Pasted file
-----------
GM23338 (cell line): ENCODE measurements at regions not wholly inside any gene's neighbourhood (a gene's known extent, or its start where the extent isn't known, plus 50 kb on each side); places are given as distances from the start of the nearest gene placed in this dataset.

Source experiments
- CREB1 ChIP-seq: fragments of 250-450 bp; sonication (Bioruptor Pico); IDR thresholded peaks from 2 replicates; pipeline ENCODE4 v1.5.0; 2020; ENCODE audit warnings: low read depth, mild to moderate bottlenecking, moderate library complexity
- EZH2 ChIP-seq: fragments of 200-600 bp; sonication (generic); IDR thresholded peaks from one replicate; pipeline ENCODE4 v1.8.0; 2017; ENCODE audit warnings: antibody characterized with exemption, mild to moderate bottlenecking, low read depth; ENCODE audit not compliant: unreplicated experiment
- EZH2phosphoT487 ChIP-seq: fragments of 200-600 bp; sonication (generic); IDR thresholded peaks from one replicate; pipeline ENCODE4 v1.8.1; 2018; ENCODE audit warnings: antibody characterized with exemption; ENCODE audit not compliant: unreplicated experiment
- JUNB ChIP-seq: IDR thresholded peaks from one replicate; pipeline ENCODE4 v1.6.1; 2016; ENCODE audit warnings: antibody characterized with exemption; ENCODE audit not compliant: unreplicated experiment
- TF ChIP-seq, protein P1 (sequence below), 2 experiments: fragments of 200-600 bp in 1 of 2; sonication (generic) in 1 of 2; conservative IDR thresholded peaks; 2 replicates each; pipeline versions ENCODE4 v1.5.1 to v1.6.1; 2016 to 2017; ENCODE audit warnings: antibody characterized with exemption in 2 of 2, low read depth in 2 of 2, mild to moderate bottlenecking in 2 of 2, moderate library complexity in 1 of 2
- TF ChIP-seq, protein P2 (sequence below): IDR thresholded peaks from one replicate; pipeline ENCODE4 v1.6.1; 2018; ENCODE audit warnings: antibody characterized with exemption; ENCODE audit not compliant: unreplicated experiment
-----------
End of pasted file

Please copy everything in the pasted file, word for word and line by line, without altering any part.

GM23338 (cell line): ENCODE measurements at regions not wholly inside any gene's neighbourhood (a gene's known extent, or its start where the extent isn't known, plus 50 kb on each side); places are given as distances from the start of the nearest gene placed in this dataset.

Source experiments
- CREB1 ChIP-seq: fragments of 250-450 bp; sonication (Bioruptor Pico); IDR thresholded peaks from 2 replicates; pipeline ENCODE4 v1.5.0; 2020; ENCODE audit warnings: low read depth, mild to moderate bottlenecking, moderate library complexity
- EZH2 ChIP-seq: fragments of 200-600 bp; sonication (generic); IDR thresholded peaks from one replicate; pipeline ENCODE4 v1.8.0; 2017; ENCODE audit warnings: antibody characterized with exemption, mild to moderate bottlenecking, low read depth; ENCODE audit not compliant: unreplicated experiment
- EZH2phosphoT487 ChIP-seq: fragments of 200-600 bp; sonication (generic); IDR thresholded peaks from one replicate; pipeline ENCODE4 v1.8.1; 2018; ENCODE audit warnings: antibody characterized with exemption; ENCODE audit not compliant: unreplicated experiment
- JUNB ChIP-seq: IDR thresholded peaks from one replicate; pipeline ENCODE4 v1.6.1; 2016; ENCODE audit warnings: antibody characterized with exemption; ENCODE audit not compliant: unreplicated experiment
- TF ChIP-seq, protein P1 (sequence below), 2 experiments: fragments of 200-600 bp in 1 of 2; sonication (generic) in 1 of 2; conservative IDR thresholded peaks; 2 replicates each; pipeline versions ENCODE4 v1.5.1 to v1.6.1; 2016 to 2017; ENCODE audit warnings: antibody characterized with exemption in 2 of 2, low read depth in 2 of 2, mild to moderate bottlenecking in 2 of 2, moderate library complexity in 1 of 2
- TF ChIP-seq, protein P2 (sequence below): IDR thresholded peaks from one replicate; pipeline ENCODE4 v1.6.1; 2018; ENCODE audit warnings: antibody characterized with exemption; ENCODE audit not compliant: unreplicated experiment